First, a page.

Coast Mountain Academy duo takes a stand | Squamish Chief

Coast Mountain Academy duo takes a stand

Squamish students win first prize with video

Two Coast Mountain Academy students took a stand for the environment and impressed a panel of judges en route to taking first prize in the Take A Stand Community Innovation Challenge.

Lilly Dumais and Ava Astill, who just finished Grade 8, earned the honour with their video entitled This is what we have to fight for.

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The contest was held provincewide and was open to students in grades three through 12.

The video features shots of the two at the Squamish Estuary with narration, including Dumais reading a poem she wrote and Astill presenting information about the state of the environment worldwide.

“The poem is about climate change and how we need to fix our ways to keep the world a beautiful place,” Dumais said.

Video production had its challenges, the pair said, as filming took several weeks, while it also took some time to achieve the right levels for the voiceover.

“We went out with Lilly’s dad and he has a drone camera. We used the drone to film some stuff to put in the video,” Astill said. “We recorded Lilly doing the voiceover saying the poem, and I was talking about some of the information.”

“It was a difficult process but at the same time, it was fun,” Dumais added.

The pair heard about the contest through their teacher, Crista Wiles, and the girls were inspired to put together their entry.

Both appreciate the opportunity to live to close to the Pacific Ocean and Howe Sound, and hope to keep it a lovely place for generations to come.

“It’s a beautiful place and I love it here,” Dumais said.

“I love being able to go down there, sit by the ocean, breathe in the ocean air and maybe see a couple animals,” Astill said, adding she gained even greater appreciation after spotting seals during filming.

Allison Kermode, professor emeritus at Simon Fraser University and the director of the Take A Stand: Youth For Conservation program, was impressed by the video.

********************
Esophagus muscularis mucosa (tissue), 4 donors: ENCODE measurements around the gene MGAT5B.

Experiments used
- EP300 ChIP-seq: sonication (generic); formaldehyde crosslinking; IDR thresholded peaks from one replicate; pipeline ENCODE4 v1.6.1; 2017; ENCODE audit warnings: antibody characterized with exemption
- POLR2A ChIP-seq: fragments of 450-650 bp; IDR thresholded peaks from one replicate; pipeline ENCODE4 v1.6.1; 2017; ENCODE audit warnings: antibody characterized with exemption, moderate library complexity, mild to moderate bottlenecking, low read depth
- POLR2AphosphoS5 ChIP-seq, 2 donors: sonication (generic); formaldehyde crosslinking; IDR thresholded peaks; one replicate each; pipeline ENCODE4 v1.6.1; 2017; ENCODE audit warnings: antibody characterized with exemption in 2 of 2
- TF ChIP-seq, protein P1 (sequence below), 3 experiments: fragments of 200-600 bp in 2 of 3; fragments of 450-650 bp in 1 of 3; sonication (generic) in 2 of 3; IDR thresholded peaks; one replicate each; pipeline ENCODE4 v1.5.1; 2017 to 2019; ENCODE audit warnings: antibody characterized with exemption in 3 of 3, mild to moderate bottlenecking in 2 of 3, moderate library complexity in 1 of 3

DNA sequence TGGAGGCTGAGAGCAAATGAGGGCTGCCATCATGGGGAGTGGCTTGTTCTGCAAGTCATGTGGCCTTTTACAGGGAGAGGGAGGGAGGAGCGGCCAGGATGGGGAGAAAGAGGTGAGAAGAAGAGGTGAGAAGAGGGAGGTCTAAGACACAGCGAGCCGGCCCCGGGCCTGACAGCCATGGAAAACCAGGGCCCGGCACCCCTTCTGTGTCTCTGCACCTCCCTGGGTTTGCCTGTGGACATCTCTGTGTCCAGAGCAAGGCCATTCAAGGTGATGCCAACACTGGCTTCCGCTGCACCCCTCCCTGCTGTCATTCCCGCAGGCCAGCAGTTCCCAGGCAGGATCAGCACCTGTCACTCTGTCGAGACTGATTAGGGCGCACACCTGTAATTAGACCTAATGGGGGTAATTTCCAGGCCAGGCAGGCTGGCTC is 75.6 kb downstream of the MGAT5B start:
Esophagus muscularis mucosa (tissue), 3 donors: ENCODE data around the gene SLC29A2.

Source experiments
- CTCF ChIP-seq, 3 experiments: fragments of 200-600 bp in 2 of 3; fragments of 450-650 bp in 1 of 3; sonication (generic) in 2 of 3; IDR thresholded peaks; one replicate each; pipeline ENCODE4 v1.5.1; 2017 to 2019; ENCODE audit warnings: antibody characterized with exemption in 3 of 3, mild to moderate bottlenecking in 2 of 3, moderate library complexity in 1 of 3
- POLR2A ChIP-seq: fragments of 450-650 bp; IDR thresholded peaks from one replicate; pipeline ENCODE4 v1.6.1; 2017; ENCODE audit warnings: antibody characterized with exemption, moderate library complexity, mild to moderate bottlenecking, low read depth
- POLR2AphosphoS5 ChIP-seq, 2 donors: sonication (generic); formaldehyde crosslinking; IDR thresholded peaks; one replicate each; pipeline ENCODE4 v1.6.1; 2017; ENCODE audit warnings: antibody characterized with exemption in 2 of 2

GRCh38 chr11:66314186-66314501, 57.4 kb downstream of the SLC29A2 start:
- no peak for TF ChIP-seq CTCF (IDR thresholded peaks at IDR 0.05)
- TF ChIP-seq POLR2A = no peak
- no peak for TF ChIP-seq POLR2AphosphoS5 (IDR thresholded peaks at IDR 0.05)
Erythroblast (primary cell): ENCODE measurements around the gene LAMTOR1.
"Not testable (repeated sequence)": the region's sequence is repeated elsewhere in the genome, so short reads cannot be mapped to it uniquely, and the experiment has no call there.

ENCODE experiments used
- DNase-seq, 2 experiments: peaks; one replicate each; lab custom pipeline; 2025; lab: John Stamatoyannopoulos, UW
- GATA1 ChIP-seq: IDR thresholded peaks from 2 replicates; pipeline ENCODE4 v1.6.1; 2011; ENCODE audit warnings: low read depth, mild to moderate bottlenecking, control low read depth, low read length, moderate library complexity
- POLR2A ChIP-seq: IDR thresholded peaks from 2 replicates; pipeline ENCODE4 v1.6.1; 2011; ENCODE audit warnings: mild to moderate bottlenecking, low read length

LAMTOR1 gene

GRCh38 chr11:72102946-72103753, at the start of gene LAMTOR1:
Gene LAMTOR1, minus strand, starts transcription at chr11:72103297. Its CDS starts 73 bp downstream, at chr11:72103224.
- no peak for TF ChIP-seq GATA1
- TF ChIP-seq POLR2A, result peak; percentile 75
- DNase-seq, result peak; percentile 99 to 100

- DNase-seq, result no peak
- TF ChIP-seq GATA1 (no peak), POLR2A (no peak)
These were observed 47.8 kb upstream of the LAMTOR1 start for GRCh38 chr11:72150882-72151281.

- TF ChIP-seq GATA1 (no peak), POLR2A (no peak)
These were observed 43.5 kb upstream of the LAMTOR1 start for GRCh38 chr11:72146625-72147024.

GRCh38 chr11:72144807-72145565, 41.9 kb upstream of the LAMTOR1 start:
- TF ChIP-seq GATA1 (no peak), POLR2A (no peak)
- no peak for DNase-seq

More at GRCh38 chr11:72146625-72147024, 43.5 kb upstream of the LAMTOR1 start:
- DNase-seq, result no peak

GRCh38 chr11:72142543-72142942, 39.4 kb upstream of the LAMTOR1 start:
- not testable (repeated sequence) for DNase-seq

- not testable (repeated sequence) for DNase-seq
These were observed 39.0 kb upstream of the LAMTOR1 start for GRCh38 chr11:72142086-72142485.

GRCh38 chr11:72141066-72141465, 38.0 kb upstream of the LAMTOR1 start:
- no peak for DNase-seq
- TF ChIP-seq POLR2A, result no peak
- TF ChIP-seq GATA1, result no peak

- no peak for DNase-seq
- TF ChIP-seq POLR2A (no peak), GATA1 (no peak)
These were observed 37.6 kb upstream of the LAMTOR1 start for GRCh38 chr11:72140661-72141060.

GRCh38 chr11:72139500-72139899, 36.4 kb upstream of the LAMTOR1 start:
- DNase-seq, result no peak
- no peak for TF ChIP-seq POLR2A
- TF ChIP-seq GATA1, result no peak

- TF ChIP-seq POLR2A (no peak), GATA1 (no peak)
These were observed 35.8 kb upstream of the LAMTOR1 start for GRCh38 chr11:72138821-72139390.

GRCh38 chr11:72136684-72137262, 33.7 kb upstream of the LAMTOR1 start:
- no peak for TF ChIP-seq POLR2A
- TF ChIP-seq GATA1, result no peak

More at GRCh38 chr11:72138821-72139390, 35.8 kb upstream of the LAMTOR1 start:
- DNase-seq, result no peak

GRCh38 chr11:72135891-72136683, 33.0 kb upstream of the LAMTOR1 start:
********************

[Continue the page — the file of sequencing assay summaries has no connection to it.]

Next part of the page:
What stood out most to her was how the presentation captured the gift of nature and how important it is to preserve it.

“I thought their entry was very touching. It was impactful and it was heart-rending. It also inspires change, positive change, toward doing whatever we can to protect and conserve our wonderful province, and Howe Sound being a spectacular area as well,” she said. “They also used pretty creative skills. Their drone footage was pretty spectacular and it was very artfully put together but also very genuine.”

Winning the contest could create other opportunities for Dumais and Astill, according to Kermode. For example, a past contest winner took part in a one-day workshop at Pender Harbour Ocean Discovery Station as a result of his project.

Additionally, Kermode is developing a presentation series about ocean literacy and feels the video could be incorporated into the address with Dumais and Astill potentially being invited to introduce it.

Both Dumais and Astill would love to stay involved.
“For me, I really love this stuff. I was excited to hear I could maybe introduce the poem and introduce the subject,” Dumais said.

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